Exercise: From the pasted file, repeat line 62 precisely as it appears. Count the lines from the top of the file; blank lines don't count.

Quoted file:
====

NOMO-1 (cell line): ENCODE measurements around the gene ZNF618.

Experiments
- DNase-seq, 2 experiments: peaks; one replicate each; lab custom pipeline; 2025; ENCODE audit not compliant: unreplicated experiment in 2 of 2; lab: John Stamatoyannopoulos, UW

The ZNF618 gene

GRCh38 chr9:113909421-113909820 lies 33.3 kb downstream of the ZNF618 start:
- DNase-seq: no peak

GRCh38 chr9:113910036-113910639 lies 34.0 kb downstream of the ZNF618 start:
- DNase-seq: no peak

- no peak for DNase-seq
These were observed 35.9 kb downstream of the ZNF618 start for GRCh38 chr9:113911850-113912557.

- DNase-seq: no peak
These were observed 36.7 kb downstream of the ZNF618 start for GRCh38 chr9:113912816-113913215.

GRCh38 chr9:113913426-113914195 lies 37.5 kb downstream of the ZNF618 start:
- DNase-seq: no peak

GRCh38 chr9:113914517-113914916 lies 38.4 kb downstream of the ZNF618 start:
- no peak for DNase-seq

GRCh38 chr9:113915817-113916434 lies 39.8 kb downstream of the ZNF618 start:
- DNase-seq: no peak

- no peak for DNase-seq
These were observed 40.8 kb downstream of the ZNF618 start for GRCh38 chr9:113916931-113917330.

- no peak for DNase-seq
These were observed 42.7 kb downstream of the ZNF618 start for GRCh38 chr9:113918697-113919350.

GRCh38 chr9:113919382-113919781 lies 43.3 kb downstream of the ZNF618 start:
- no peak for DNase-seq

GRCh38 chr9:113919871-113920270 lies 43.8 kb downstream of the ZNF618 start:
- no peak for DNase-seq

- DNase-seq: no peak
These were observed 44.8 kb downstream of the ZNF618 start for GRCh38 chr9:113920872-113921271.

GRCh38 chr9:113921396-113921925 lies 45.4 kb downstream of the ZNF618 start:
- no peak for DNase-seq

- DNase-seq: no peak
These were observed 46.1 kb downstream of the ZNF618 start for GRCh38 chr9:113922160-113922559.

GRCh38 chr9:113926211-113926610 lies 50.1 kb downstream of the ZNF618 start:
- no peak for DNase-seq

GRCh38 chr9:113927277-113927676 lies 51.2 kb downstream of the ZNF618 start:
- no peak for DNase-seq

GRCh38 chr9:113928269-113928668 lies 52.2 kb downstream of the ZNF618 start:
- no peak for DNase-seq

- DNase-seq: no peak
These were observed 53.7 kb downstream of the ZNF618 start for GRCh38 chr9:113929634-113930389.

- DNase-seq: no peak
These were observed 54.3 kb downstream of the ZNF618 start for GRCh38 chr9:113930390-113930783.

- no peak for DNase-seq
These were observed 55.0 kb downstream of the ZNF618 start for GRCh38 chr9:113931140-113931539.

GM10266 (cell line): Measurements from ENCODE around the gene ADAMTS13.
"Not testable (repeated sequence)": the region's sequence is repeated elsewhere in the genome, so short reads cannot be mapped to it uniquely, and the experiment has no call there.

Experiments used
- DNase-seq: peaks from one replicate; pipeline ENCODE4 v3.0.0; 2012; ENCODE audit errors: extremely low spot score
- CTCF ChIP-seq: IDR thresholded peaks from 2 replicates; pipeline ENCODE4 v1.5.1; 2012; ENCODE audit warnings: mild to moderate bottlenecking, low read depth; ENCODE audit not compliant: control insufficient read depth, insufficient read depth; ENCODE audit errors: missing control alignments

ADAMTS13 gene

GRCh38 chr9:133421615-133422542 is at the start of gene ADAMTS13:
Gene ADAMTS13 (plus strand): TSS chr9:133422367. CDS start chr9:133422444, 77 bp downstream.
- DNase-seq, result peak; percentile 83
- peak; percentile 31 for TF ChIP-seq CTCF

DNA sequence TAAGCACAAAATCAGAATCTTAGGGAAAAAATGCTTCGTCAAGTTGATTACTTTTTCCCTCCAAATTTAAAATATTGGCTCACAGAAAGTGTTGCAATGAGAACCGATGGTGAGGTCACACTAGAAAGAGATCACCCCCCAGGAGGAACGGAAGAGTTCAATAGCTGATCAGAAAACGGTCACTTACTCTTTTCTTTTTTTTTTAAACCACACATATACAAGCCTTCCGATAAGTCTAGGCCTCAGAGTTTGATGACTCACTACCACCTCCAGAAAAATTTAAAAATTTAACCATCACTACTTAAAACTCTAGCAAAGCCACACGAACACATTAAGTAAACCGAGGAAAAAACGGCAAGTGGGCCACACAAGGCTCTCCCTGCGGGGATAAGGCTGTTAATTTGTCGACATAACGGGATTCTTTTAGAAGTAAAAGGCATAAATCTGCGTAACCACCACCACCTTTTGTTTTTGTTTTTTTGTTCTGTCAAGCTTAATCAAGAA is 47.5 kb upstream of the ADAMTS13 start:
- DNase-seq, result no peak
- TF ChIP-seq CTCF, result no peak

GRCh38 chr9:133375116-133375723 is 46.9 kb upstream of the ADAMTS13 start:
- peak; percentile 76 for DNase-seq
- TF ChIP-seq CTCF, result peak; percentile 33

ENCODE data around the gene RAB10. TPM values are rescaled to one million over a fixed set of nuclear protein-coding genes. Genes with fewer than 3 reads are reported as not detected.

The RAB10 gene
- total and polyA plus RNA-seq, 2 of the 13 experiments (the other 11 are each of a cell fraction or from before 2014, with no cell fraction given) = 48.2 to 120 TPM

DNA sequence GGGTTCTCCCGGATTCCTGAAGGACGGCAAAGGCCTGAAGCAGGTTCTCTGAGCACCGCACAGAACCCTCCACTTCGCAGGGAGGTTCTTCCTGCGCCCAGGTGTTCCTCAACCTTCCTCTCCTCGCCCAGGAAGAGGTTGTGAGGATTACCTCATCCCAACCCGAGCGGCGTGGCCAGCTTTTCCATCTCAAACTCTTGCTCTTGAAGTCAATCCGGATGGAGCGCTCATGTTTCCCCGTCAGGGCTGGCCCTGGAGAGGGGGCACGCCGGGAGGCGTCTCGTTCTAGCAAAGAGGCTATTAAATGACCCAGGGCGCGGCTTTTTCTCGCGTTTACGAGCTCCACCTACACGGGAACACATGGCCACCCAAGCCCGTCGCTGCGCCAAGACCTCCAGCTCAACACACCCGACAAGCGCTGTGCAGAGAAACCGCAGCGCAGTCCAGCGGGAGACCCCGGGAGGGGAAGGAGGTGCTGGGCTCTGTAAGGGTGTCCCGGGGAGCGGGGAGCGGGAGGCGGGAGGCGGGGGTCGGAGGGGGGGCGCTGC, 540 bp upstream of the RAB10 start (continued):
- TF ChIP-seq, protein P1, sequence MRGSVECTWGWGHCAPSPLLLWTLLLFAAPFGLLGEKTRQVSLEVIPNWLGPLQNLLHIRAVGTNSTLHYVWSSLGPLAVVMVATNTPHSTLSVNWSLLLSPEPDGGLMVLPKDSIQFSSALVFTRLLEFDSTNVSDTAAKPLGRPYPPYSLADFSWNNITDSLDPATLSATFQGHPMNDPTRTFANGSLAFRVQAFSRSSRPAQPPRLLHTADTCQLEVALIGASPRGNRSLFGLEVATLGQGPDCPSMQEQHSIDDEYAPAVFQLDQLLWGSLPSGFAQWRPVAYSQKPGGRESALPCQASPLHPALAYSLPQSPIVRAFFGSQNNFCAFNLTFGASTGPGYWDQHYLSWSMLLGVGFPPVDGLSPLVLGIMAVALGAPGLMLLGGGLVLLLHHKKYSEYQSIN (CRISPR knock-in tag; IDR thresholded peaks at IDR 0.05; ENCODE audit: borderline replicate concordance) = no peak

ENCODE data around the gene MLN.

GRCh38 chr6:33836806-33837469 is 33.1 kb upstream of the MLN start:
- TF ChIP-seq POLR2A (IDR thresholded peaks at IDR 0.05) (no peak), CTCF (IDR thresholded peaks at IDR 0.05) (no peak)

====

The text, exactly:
The RAB10 gene